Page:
UNDP, through the Governance Reform Fund, has worked hand-in-hand with the government in spearheading these reforms, providing a wide variety of targeted and on-demand consultancy services that aim at capacity development in ministries and other government agencies throughout the country. Recently, UNDP has worked actively with the CSB to strengthen whistleblower protection mechanisms that will contribute to increased transparency in the civil service sector.
“The Government strategy for this new legislation is for the civil service sector to move away from experimentation of the mid-2000s, towards standardization and professionalization,” Bregadze explains.
Essentially, the government is taking the gains and lessons learned from the ‘grand experiment’ of early civil service reform and cementing them both in law and practice. This transformation of black-letter law into implemented reality poses a distinct challenge, however, as Georgia moves forward. It entails no less than a change in Georgian political culture across the country to meet the standards of new legislation and practices in a regulated way.
Dvalishvili says that she is optimistic about the country’s potential to embrace the reforms, however. In addition to developing the necessary systems and infrastructure to implement the law, she says that the CSB is also “working in all directions” to achieve the reform’s impact on working culture. Currently, the CSB is undertaking extensive professional development training for staff, including a new public administration training curriculum for incoming civil servants and trainings and awareness-raising campaign for those already serving. UNDP’s Bregadze commented on the need to strengthen these measures, underscoring the importance of effective change management and communication with civil service staff in order to effect the envisioned change.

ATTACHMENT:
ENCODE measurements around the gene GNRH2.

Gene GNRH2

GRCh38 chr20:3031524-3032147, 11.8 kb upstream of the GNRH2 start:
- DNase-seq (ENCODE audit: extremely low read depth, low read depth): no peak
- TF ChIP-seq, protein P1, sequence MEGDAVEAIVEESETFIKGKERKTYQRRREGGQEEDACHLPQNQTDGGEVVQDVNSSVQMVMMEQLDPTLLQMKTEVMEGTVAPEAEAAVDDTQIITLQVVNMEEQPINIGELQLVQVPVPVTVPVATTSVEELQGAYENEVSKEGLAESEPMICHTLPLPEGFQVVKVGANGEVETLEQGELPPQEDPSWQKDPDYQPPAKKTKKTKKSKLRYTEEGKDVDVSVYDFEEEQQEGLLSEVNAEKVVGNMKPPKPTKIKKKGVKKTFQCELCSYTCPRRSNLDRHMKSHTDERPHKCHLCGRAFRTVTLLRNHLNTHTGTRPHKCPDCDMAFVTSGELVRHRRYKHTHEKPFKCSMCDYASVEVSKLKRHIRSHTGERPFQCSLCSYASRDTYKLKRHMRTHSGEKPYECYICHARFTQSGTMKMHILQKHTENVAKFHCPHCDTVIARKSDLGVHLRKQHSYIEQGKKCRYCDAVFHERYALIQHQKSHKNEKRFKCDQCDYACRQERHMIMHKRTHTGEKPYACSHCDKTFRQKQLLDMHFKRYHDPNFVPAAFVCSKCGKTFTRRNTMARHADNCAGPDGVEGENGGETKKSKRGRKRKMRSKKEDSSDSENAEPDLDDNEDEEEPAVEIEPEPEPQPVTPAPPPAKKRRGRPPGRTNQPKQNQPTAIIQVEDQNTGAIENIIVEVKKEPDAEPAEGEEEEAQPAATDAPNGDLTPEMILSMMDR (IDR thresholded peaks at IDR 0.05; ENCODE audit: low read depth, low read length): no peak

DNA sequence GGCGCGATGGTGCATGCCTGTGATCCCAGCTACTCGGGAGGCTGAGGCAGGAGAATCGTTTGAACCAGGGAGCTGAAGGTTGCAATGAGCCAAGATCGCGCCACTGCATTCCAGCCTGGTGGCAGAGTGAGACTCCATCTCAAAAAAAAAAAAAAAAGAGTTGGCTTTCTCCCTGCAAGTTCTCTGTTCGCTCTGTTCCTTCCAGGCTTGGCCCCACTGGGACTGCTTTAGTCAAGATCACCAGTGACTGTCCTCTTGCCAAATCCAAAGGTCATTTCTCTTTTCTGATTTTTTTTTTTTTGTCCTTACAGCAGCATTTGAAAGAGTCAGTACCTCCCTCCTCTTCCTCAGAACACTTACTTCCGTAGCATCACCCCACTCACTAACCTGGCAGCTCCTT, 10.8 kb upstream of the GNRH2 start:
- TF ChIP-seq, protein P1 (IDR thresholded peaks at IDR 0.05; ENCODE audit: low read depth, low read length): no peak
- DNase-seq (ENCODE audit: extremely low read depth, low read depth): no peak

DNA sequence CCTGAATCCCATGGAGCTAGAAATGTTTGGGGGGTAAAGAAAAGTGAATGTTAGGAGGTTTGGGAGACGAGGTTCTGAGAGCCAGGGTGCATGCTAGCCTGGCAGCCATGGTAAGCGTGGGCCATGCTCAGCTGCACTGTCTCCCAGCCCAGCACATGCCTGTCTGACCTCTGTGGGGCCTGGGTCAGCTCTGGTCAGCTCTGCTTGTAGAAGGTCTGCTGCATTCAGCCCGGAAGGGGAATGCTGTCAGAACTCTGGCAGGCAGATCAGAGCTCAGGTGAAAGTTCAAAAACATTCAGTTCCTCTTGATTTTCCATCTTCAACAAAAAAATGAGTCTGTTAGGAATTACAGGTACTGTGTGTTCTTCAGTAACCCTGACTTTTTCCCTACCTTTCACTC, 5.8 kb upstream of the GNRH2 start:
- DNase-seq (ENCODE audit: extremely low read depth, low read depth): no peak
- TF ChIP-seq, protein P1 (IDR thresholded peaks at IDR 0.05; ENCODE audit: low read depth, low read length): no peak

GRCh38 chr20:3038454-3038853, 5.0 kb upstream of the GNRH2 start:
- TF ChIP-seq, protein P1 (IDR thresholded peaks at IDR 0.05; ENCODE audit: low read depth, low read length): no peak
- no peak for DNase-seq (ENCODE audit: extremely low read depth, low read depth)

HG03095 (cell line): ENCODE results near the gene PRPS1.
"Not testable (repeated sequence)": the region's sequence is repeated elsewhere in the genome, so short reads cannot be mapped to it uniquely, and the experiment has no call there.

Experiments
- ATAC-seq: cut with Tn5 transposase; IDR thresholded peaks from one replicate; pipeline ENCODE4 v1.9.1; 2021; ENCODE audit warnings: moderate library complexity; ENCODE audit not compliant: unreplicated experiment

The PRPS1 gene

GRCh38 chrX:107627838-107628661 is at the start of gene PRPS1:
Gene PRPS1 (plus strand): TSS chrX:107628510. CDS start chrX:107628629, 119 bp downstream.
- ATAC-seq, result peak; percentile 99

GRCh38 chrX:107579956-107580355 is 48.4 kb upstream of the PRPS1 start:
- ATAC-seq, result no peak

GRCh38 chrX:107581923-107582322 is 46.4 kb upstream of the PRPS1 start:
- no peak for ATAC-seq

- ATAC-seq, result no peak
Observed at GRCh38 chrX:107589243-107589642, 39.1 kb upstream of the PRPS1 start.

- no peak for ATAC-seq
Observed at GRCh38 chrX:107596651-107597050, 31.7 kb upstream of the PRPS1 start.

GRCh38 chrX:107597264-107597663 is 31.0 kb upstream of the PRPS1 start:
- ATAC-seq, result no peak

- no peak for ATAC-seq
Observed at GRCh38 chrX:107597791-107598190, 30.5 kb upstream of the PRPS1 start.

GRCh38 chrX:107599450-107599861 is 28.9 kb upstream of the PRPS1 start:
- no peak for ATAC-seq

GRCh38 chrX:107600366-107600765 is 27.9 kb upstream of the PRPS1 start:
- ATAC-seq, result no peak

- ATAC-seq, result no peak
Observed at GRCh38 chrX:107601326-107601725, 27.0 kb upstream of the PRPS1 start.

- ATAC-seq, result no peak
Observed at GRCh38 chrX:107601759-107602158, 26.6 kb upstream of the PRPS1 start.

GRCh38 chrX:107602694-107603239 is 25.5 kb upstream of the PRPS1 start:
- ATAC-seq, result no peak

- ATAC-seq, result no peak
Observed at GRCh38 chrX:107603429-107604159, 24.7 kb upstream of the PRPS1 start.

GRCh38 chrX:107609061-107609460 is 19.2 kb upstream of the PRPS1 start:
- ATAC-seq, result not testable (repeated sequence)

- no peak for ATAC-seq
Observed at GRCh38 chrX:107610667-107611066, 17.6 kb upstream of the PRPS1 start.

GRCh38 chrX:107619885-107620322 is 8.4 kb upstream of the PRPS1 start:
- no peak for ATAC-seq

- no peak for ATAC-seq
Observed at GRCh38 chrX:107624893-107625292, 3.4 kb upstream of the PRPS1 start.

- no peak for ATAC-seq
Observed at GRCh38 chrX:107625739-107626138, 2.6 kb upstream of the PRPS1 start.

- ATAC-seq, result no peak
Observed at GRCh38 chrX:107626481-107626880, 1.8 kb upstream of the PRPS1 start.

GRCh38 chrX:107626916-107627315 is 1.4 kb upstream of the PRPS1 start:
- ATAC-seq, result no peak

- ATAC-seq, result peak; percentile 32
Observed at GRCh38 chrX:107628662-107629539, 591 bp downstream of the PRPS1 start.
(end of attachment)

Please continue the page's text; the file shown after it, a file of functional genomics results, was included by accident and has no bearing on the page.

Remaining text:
It is important to note that Georgia is not alone in facing these challenges. On January 29th, the Civil Service Bureau held a conference on civil service reform, inviting representatives from other post-Soviet states including Estonia, Latvia, Armenia, Azerbaijan and Kazakhstan to speak about their own countries’ progress in effecting reform in this area. Estonia and Latvia have especially impressive track records in this regard, with both countries overcoming their own Soviet legacies to develop civil service practices that have earned international renown for their efficiency and transparency. Despite their many successes, however, it would be wrong to assume that these model countries have reached the pinnacle of civil service optimization. At the conference, Ms. Airi Alakivi, representative from Estonia’s Ministry of Foreign Affairs, underscored the long-term and iterated nature of any effective civil service reform, remarking that “Reform is not a short journey- and actually it never ends.” On the other hand, Ms. Liva Liepina of the State Chancellery of the Republic of Latvia noted how comforting it was that there exists a community of nations, facing similar challenges and searching for joint solutions. “It is inspiring,” she said, “to know that we are all in this together.”
It is clear that Georgia has set a difficult task for itself, if a worthy one. This year will be critical, as all stakeholders are acting furiously to get the components of the primary and secondary legislation into place before the Civil Service Law officially comes into force on January 1, 2017. Now more than ever, Georgia must rely on her partners at UNDP and elsewhere to cement the grand experiment and bring this vision into reality.